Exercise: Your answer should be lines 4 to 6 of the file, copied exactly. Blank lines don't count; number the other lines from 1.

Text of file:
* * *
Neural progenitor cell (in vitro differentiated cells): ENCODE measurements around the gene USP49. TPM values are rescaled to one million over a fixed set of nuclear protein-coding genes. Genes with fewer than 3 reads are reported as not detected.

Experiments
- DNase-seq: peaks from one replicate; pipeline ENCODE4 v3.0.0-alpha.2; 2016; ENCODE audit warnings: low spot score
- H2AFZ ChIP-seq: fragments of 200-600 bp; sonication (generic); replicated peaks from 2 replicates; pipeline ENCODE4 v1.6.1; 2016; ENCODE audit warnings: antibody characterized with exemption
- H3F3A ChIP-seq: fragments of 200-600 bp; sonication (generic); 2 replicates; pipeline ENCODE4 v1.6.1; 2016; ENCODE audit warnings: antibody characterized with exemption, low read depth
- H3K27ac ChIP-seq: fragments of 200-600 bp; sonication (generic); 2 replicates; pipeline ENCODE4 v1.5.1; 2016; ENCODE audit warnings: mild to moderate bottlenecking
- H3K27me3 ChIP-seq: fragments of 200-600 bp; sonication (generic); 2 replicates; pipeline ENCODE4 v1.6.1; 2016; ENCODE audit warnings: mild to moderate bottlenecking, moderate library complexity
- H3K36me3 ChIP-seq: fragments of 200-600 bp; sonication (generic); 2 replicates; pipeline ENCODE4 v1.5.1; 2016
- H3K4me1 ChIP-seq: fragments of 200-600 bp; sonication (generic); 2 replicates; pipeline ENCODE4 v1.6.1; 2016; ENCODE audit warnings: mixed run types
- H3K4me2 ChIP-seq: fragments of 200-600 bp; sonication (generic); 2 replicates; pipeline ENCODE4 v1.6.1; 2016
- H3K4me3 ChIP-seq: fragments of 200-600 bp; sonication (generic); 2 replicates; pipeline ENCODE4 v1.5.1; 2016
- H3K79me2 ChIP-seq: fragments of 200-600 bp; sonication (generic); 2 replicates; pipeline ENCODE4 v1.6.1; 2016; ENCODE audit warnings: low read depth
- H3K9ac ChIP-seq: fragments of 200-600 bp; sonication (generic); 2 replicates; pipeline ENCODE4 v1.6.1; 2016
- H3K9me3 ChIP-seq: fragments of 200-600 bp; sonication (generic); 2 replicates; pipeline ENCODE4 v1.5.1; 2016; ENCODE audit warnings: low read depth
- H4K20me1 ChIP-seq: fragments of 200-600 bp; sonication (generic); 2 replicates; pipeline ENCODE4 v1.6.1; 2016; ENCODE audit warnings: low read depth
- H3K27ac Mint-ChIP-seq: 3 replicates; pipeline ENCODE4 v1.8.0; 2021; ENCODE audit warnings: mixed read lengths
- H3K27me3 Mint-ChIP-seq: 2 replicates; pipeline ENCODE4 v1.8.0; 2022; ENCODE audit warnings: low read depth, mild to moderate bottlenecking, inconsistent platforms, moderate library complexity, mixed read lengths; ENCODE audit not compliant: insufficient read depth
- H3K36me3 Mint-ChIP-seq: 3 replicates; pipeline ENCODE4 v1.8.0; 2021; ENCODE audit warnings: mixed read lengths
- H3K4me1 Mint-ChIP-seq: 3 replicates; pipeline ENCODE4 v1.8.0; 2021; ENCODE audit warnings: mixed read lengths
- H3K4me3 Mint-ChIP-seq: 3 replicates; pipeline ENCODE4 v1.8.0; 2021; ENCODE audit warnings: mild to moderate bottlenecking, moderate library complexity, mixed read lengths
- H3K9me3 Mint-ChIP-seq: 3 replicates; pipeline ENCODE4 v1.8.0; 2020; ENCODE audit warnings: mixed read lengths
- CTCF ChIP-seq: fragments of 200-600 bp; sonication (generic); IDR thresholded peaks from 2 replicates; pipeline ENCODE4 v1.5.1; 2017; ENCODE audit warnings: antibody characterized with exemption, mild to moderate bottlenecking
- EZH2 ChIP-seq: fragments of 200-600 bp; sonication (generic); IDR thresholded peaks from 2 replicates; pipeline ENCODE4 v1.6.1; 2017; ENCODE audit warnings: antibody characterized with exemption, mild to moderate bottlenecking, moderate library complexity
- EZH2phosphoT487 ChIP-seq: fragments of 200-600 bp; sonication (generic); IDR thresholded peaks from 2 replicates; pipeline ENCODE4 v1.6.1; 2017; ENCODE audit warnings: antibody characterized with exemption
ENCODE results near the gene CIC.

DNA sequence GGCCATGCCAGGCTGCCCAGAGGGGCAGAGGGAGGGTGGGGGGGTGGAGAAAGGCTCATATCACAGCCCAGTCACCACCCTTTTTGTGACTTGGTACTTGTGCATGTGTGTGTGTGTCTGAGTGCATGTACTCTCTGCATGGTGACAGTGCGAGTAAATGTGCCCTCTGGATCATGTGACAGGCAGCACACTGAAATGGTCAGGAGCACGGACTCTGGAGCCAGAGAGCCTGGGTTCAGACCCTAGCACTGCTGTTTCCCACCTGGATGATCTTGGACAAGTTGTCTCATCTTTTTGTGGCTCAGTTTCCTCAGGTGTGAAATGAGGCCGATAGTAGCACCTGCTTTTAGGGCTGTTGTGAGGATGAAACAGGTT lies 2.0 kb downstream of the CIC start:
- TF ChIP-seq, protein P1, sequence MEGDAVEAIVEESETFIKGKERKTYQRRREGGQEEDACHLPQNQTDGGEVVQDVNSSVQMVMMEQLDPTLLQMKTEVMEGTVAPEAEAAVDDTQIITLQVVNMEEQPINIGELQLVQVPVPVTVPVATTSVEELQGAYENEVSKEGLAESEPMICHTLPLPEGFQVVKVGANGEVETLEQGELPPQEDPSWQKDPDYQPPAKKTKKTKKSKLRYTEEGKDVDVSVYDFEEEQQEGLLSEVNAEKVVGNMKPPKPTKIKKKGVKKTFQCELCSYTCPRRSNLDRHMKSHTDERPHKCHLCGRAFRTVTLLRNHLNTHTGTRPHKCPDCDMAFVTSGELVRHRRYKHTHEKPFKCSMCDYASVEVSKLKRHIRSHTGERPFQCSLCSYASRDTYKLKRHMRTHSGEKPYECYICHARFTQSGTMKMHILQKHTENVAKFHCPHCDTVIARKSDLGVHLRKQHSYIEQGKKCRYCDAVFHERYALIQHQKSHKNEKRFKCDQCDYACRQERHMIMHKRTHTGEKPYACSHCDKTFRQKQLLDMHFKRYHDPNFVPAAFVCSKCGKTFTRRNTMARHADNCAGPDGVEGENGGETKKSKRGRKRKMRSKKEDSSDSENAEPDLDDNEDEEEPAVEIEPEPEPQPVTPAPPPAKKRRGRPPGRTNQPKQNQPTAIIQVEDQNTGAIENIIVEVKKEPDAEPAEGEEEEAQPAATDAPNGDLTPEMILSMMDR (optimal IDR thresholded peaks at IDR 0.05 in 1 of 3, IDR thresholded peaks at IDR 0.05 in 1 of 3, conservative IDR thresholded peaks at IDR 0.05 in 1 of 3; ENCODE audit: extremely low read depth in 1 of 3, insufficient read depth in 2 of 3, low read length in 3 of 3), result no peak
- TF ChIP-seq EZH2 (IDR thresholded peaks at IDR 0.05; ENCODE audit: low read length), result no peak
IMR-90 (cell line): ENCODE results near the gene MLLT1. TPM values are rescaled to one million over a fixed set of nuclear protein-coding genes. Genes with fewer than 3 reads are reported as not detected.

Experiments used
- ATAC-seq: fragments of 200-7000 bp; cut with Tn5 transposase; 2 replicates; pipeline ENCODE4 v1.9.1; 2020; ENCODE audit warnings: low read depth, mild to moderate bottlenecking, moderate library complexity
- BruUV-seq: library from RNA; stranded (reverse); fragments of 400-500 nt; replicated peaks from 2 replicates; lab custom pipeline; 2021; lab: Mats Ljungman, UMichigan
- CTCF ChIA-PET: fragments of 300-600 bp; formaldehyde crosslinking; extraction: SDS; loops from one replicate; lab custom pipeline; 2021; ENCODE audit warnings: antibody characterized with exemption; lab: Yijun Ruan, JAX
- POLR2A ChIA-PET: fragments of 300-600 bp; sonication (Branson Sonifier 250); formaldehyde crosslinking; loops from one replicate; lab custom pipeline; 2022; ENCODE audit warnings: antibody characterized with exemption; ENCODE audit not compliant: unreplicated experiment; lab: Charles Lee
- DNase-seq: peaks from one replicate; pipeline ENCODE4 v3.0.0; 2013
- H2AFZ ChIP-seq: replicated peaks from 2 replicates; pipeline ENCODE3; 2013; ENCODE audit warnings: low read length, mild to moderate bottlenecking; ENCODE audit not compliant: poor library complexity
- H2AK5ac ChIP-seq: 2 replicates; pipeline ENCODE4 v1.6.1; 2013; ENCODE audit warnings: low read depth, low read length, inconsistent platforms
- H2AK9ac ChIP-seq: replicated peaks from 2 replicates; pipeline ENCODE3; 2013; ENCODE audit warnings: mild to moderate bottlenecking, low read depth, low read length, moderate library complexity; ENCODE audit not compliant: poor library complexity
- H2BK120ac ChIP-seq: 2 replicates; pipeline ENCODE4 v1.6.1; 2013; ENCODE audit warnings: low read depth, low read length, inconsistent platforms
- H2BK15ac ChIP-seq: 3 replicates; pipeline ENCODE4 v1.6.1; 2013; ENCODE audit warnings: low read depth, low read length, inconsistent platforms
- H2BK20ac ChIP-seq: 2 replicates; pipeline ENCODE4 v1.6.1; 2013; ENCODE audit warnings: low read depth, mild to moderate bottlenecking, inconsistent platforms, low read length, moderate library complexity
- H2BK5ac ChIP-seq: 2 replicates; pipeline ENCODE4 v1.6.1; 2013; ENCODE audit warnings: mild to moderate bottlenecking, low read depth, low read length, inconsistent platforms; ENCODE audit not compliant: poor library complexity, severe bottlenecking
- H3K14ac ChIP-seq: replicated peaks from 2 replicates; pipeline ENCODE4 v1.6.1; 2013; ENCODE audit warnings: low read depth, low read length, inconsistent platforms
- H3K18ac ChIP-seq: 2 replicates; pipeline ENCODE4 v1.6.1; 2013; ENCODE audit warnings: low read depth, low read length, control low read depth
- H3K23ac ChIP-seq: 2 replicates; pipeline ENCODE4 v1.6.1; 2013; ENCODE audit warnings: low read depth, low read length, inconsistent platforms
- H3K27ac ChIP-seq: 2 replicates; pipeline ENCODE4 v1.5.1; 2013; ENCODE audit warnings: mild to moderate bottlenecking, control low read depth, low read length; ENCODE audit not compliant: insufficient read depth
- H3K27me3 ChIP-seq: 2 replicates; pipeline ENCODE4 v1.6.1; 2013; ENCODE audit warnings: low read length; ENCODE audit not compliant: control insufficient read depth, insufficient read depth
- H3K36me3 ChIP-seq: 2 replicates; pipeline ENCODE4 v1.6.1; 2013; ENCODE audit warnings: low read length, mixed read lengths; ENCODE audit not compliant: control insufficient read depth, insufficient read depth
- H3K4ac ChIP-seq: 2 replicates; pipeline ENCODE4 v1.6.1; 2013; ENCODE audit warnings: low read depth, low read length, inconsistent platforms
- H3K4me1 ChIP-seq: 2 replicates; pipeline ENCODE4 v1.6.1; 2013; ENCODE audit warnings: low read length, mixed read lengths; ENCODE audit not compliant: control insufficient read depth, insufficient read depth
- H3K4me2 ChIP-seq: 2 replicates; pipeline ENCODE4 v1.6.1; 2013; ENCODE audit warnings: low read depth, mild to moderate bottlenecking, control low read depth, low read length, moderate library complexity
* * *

- H2AFZ ChIP-seq: fragments of 200-600 bp; sonication (generic); replicated peaks from 2 replicates; pipeline ENCODE4 v1.6.1; 2016; ENCODE audit warnings: antibody characterized with exemption
- H3F3A ChIP-seq: fragments of 200-600 bp; sonication (generic); 2 replicates; pipeline ENCODE4 v1.6.1; 2016; ENCODE audit warnings: antibody characterized with exemption, low read depth
- H3K27ac ChIP-seq: fragments of 200-600 bp; sonication (generic); 2 replicates; pipeline ENCODE4 v1.5.1; 2016; ENCODE audit warnings: mild to moderate bottlenecking